Differences between a sales manager and a sales producer.

Reading this week the article that digital recruitment Peak Sales published on this topic, I couldn’t resist sharing it with all of you. It is, without a doubt, the best definition we can have of a commercial director and commercial producer in our organization.

The problem arises when the top sales producer on your team has been promoted and you need a new sales manager. If you promote the person who produces the most and put a team of five people underneath, will you have five more superstars? Does the fact that someone can sell mean that they can manage sales processes?

The internal promotion process is common and simple. You fill the vacant position and keep your sales team happy. Do you believe that placing your best sales producer in a leadership position will result in the transformation of more sales producers?

Unfortunately, this plan may do more harm than good. Hiring a sales manager should require due diligence. The role of a sales producer versus a sales manager requires a different skill set and “DNA.” There are some salespeople who are promoted to management positions, however when this choice is made at random, giving words of encouragement and directing the team they were part of to create new and better results, there is a risk of jeopardizing the sales function. sales. of the set. We show you the differences that this digital recruiter refers to between a Sales Manager and a Sales Producer in an organization:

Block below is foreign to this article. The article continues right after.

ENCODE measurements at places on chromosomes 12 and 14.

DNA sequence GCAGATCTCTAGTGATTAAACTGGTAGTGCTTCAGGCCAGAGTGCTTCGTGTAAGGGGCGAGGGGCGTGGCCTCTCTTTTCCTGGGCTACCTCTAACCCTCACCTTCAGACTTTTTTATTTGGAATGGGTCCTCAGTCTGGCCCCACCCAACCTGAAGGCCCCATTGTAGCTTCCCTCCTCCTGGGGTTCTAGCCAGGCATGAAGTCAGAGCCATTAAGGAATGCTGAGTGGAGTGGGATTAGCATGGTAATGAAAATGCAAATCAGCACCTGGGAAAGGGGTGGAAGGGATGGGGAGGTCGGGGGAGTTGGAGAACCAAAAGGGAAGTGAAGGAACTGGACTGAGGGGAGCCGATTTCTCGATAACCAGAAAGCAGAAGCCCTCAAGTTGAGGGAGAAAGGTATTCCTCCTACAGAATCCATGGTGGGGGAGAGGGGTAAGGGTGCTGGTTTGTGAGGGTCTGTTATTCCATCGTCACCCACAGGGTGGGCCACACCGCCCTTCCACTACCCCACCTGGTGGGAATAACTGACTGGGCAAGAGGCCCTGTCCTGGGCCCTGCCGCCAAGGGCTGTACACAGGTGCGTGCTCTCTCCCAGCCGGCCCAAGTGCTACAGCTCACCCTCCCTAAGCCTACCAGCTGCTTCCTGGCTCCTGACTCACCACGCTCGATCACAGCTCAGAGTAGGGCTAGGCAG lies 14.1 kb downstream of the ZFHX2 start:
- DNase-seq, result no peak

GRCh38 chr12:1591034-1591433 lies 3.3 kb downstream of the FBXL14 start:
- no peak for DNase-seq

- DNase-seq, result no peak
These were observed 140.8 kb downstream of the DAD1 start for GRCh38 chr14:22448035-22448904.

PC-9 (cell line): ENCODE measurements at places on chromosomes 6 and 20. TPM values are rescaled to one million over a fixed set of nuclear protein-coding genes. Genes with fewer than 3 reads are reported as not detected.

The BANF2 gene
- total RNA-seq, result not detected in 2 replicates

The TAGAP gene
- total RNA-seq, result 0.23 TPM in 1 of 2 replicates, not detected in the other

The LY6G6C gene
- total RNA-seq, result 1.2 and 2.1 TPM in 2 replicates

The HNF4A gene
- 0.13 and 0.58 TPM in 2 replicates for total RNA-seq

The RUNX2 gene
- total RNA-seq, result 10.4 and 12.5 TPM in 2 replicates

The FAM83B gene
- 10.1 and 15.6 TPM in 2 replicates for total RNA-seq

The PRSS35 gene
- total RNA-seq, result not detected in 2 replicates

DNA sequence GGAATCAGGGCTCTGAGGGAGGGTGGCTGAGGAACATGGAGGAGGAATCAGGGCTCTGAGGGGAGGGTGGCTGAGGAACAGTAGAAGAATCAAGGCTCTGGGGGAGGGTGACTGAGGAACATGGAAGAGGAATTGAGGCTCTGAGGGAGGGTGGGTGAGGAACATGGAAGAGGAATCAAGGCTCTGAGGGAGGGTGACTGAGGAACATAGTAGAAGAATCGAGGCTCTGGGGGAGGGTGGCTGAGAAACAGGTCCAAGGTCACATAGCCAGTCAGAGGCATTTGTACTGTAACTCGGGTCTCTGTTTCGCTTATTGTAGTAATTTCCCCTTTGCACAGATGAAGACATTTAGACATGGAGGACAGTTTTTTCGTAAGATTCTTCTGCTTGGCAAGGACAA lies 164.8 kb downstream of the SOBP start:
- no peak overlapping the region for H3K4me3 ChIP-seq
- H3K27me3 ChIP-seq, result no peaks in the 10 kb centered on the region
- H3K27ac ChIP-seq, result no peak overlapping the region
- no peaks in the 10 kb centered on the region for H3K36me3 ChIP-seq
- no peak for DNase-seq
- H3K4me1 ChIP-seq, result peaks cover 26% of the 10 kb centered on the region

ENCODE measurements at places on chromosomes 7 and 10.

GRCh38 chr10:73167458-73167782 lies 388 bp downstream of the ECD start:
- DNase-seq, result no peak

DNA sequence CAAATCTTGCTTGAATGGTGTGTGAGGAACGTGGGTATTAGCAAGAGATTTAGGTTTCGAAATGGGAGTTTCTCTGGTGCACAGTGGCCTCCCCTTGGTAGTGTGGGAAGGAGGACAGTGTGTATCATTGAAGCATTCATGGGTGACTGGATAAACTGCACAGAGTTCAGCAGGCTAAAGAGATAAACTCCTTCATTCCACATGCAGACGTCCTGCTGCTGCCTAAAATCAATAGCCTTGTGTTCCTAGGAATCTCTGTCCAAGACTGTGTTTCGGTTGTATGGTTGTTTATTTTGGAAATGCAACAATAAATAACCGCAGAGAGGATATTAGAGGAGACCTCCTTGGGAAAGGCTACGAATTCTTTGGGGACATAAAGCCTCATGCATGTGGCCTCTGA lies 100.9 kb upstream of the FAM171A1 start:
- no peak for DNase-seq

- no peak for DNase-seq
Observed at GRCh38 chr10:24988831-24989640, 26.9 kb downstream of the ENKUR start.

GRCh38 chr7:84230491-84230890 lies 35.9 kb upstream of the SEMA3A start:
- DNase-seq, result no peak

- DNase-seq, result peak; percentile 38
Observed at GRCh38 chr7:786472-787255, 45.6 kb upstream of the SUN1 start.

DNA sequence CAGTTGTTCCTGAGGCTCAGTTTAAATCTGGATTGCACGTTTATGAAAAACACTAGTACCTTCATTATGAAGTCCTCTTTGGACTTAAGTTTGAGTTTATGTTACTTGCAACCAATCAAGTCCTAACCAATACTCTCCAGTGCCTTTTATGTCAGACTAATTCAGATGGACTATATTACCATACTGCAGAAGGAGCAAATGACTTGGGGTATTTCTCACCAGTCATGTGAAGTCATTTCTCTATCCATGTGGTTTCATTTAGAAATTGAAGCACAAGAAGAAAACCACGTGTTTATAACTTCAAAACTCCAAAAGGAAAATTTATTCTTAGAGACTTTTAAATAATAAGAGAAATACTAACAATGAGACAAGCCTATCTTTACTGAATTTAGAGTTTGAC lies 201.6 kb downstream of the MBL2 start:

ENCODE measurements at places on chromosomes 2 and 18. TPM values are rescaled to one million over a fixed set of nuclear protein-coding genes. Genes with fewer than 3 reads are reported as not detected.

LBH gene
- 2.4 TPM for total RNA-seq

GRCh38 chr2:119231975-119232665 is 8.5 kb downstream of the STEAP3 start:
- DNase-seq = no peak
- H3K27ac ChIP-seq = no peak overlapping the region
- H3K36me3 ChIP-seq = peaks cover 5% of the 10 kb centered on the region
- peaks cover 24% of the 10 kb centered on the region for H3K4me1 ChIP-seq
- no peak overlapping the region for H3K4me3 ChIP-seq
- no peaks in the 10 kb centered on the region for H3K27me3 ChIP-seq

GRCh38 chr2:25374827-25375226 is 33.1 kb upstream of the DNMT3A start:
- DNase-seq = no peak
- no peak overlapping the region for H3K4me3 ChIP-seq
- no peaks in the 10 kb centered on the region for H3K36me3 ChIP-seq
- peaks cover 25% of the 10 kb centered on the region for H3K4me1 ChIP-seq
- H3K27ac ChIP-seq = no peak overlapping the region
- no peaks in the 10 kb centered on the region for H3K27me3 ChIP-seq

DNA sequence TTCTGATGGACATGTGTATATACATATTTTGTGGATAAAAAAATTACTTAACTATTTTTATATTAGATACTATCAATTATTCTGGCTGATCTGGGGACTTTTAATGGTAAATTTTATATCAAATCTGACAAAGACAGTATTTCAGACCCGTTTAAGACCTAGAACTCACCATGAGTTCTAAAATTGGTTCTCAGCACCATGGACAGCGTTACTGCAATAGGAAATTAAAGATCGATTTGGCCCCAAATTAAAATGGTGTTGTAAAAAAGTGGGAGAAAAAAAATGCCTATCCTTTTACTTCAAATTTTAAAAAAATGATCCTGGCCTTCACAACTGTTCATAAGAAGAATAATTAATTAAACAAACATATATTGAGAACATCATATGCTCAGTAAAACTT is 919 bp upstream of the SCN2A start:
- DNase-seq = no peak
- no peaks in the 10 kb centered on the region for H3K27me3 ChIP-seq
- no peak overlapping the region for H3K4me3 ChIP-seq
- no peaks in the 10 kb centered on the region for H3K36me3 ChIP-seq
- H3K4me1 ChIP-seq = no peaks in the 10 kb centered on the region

Sales Manager Top Producer
Delegator Closer
Team Builder Money Maker
Supervisor Independent
Manager Ego-centric
Leader Competitor
Trainer Achiever

Sales producers are independent and exceptionally impulsive. They often like to work outside the boundaries of the organization. However, great sales managers are the complete opposite: they think about the team before the individual. They are the managers and leaders and have the ability to think what is best for the company.

Lastly, the best producers are often motivated by money, often believe that others are equally motivated, and can’t understand why their team can’t deliver 100% of the business. Sales Managers are the opposite, they have the patience and ability to build sales teams, although they have these skills, this does not indicate that they have the ability to transmit them to their team. A sales manager’s responsibilities include recruiting and training, budgeting, forecasting, compensation development, training, and ensuring team success, while a salesperson’s responsibility is “direct selling.”

When promoting internally, you may think you are hiring a sales manager, when the reality is you are hiring a salesperson who wants to be a sales manager. Your new sales manager now has to go from closing deals to running a small business. A leap that for some can become an impossible mission.